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Review: CrunchBang Linux

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Linux

A lot of modern Linux distributions created with desktop users in mind go out of their way to be user friendly. Ubuntu, Mint, openSUSE, Fedora — and many more. It is a sign of how desktop Linux has matured that even non-techy types can get a fully featured and easy-to-use open source operating system up and running in not much time at all. The creators of CrunchBang Linux, however, haven't quite gone in the same direction.

That's not to say it's particularly unfriendly to install and use. CrunchBang's installation took only around seven and a half minutes on our Lenovo S10 netbook, and the questions the graphical installer asked were for the most part straightforward. The only real exception to this was partitioning the hard drives. It was a doddle, but for a novice it may be a little intimidating — "back in the day", of course, this was par for the course (in the good old days when Lilo was a bootloader not some burned-out, B-grade celebrity).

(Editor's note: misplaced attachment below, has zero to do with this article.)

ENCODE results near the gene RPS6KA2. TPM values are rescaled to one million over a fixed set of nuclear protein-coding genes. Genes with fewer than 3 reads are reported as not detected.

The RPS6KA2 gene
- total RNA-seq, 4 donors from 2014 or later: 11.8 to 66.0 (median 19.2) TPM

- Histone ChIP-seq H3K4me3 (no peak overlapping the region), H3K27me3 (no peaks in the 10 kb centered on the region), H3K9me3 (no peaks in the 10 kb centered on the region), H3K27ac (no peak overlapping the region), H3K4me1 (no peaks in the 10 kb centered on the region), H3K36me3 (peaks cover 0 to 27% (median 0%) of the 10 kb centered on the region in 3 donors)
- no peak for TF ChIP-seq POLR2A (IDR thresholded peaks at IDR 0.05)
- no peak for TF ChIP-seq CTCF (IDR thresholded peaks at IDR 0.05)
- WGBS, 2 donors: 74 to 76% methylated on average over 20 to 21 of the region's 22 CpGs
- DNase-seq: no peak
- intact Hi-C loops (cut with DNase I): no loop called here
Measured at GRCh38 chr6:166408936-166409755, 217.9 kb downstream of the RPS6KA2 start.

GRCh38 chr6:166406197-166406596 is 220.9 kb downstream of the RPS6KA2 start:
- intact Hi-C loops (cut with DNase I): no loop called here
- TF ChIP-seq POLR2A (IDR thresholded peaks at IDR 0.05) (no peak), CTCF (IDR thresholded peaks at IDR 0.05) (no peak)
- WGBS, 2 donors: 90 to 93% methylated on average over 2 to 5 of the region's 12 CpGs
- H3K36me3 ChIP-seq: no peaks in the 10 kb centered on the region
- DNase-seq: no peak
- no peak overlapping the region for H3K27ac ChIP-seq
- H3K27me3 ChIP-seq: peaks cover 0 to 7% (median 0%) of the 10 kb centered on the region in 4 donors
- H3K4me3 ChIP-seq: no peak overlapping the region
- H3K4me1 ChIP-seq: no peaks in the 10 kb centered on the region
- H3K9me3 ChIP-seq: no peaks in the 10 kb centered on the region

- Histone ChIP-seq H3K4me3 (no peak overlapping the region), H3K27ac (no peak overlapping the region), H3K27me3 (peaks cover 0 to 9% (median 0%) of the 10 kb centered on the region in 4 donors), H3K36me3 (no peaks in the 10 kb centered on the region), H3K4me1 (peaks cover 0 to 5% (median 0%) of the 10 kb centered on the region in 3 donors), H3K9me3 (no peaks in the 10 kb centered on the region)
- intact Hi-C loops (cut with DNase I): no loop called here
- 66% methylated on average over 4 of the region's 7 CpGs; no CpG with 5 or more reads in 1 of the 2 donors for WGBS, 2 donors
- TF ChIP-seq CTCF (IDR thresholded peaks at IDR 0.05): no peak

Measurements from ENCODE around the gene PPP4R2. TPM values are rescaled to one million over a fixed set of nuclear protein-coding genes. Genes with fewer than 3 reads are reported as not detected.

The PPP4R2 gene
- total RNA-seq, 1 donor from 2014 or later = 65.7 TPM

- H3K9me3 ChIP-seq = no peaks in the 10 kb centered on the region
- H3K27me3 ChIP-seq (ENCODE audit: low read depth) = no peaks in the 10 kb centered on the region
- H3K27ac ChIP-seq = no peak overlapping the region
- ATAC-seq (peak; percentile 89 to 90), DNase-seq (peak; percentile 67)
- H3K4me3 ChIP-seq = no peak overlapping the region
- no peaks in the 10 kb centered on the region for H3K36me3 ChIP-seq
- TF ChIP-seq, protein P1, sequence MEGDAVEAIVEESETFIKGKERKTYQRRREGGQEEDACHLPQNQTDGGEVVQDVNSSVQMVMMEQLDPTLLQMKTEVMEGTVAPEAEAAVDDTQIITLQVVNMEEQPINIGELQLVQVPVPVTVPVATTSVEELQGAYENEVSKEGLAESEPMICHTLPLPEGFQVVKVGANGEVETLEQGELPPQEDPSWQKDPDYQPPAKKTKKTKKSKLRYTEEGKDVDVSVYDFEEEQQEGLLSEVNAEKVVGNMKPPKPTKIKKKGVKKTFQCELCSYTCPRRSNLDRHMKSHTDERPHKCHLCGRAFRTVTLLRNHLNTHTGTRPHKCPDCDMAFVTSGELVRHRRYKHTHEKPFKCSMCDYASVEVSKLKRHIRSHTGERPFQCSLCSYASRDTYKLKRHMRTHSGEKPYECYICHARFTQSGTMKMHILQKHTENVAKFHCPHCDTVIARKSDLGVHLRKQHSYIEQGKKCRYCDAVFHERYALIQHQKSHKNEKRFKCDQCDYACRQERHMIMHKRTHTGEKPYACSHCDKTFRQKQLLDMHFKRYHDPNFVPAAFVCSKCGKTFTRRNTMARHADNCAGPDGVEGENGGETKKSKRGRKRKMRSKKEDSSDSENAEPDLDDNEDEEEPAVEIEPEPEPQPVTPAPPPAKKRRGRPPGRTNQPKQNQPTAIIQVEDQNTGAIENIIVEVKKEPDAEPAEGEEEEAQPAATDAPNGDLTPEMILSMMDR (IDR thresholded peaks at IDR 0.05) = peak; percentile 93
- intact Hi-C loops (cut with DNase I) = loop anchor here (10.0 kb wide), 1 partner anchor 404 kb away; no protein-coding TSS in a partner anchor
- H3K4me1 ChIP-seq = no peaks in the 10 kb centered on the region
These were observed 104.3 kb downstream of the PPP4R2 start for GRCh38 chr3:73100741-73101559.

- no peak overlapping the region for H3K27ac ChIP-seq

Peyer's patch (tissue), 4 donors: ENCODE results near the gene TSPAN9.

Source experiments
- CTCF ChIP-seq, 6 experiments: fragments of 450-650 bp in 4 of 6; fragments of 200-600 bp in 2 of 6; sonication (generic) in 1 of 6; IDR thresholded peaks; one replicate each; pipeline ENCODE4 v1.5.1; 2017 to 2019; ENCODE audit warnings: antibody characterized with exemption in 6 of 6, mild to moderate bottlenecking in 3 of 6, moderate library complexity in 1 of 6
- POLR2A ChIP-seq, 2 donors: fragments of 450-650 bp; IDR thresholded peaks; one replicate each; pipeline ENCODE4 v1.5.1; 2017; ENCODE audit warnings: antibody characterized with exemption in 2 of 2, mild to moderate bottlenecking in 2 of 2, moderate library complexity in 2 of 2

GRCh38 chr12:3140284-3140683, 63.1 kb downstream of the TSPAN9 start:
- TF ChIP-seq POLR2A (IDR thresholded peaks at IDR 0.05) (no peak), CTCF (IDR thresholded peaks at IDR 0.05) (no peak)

But then, CrunchBang is not a handholding Linux distribution decked with eye candy...

rest here




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Debian Development Reports

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